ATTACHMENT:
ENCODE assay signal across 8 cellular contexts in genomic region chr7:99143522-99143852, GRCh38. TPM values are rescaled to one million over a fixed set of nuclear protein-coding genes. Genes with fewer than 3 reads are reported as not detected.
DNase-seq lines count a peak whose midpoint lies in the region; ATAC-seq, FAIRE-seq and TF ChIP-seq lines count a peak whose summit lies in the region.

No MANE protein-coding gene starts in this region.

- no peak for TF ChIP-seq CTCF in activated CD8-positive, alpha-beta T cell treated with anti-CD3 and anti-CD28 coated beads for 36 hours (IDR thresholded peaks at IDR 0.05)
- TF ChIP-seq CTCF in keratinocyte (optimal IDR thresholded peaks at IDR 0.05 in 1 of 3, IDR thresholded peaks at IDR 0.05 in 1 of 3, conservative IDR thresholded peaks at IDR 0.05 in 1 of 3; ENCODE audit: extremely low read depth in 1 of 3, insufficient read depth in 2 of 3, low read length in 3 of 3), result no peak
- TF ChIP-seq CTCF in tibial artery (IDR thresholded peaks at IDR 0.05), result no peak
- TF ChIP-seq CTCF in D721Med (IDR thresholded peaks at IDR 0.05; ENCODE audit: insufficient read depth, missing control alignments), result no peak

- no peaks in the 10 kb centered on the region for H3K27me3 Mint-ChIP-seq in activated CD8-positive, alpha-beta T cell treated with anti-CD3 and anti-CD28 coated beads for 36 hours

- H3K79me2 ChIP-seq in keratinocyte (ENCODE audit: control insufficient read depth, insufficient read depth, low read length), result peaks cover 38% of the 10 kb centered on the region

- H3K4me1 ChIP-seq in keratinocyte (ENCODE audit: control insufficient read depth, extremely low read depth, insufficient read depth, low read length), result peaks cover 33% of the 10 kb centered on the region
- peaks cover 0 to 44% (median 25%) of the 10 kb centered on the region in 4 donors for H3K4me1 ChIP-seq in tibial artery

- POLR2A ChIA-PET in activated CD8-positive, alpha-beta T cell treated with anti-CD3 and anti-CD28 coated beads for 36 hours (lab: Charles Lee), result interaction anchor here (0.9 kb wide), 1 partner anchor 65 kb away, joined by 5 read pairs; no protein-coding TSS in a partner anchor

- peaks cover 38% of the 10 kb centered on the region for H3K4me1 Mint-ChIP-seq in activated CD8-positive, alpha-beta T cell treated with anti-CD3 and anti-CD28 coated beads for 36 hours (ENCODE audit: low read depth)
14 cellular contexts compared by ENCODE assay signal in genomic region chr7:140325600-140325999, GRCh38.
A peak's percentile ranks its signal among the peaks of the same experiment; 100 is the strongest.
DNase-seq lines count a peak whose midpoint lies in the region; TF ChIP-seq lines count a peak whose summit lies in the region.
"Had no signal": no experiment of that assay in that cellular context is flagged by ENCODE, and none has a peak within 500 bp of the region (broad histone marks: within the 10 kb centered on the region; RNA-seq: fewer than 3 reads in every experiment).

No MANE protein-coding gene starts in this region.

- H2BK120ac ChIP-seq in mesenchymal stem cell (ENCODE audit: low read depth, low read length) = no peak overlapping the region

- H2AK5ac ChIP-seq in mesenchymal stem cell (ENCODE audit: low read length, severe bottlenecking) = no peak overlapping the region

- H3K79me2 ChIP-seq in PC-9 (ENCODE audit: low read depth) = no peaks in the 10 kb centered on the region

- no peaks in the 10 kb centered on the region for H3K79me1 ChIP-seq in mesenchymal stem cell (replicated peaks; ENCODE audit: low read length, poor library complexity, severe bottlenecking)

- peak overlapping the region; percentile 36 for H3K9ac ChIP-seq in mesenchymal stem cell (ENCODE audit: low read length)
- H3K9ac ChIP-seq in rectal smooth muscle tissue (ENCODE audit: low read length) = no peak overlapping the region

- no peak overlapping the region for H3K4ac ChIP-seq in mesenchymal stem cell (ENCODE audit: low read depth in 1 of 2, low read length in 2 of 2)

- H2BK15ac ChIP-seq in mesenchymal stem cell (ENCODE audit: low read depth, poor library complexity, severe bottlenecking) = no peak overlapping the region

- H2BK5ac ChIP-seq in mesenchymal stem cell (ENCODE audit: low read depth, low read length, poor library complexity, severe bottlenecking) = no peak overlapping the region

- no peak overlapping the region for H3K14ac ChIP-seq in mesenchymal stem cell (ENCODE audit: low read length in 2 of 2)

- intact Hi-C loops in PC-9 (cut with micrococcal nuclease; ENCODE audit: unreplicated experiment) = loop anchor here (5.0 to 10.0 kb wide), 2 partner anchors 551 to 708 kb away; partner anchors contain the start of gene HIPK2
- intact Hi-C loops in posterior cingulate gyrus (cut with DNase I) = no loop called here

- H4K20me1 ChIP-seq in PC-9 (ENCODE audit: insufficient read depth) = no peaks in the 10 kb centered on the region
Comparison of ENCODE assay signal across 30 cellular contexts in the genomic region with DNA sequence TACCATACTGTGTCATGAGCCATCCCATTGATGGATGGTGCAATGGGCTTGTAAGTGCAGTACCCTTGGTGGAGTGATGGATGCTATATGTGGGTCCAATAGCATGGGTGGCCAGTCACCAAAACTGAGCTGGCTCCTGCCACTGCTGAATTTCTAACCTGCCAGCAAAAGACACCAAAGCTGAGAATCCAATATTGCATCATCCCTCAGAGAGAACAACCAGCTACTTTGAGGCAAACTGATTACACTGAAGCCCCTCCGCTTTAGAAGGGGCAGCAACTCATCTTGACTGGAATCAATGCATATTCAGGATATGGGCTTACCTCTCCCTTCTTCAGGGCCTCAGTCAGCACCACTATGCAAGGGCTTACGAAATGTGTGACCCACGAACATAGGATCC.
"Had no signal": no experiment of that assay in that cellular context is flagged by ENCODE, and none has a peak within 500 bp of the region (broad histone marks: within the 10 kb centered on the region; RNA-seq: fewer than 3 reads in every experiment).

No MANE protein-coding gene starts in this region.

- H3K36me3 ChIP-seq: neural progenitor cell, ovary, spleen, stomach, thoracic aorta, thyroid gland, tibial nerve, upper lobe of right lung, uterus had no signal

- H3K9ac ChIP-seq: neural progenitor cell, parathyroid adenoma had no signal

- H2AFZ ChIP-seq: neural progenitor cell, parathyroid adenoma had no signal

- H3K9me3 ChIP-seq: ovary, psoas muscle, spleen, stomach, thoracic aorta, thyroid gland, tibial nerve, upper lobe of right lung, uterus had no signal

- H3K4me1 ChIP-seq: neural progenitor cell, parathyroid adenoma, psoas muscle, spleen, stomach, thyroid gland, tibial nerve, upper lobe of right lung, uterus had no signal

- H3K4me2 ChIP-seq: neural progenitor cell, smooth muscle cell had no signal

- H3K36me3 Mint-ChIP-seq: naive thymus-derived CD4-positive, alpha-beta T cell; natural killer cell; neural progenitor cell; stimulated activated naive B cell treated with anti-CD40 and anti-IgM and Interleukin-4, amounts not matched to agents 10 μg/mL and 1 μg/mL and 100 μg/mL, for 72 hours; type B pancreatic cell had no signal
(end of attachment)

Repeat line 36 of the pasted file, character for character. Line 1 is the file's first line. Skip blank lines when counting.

- H3K9ac ChIP-seq: neural progenitor cell, parathyroid adenoma had no signal